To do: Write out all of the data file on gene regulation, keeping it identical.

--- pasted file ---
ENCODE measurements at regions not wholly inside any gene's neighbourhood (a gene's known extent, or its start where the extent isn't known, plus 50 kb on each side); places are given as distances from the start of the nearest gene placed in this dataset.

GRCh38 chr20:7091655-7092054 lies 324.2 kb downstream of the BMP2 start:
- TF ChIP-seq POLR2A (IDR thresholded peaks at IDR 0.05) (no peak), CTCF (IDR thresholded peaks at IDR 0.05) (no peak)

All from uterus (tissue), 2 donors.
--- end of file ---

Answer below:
ENCODE measurements at regions not wholly inside any gene's neighbourhood (a gene's known extent, or its start where the extent isn't known, plus 50 kb on each side); places are given as distances from the start of the nearest gene placed in this dataset.

GRCh38 chr20:7091655-7092054 lies 324.2 kb downstream of the BMP2 start:
- TF ChIP-seq POLR2A (IDR thresholded peaks at IDR 0.05) (no peak), CTCF (IDR thresholded peaks at IDR 0.05) (no peak)

All from uterus (tissue), 2 donors.